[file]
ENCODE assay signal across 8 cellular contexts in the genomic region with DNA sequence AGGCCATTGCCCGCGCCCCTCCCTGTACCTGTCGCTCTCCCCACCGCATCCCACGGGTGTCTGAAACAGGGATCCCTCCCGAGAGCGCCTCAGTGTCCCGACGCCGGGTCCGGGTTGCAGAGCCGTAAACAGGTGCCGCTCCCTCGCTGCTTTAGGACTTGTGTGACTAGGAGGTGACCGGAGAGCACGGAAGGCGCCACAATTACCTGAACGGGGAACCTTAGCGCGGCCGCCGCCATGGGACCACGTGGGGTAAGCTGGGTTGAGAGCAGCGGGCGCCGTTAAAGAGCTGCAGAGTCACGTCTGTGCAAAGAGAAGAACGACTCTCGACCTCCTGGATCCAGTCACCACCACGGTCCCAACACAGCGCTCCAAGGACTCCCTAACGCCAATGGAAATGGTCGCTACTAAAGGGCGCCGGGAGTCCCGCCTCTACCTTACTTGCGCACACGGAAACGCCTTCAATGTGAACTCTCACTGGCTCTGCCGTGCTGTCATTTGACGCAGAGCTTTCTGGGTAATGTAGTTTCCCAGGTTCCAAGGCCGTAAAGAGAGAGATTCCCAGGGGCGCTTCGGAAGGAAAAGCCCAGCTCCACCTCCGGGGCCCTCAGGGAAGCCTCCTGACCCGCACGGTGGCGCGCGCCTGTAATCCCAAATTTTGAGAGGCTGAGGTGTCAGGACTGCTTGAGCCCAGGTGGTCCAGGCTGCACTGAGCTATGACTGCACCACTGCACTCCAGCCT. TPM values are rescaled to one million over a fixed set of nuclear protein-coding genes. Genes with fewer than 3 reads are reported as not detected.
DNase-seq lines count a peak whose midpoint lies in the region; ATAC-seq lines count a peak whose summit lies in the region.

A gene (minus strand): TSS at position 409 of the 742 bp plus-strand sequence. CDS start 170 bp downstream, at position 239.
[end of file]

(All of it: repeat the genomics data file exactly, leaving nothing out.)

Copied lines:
ENCODE assay signal across 8 cellular contexts in the genomic region with DNA sequence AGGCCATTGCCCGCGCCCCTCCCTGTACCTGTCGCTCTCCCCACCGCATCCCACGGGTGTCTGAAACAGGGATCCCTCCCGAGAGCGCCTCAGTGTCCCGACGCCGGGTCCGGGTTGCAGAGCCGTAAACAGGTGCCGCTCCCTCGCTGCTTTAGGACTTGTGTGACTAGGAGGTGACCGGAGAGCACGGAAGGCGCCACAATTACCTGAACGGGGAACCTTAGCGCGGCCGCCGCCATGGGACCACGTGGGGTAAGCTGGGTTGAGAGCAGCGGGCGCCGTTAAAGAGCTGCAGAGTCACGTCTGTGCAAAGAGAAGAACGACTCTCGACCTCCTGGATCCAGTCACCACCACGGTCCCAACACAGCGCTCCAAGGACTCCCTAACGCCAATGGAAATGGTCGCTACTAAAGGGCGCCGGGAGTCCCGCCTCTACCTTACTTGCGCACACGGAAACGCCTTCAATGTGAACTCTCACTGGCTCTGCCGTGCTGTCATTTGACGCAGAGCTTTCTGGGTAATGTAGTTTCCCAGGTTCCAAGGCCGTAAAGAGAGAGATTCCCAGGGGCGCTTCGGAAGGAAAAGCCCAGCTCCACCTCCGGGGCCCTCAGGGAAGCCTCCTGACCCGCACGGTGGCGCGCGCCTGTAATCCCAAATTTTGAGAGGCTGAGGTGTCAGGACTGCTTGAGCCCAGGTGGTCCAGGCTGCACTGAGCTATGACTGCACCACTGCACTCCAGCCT. TPM values are rescaled to one million over a fixed set of nuclear protein-coding genes. Genes with fewer than 3 reads are reported as not detected.
DNase-seq lines count a peak whose midpoint lies in the region; ATAC-seq lines count a peak whose summit lies in the region.

A gene (minus strand): TSS at position 409 of the 742 bp plus-strand sequence. CDS start 170 bp downstream, at position 239.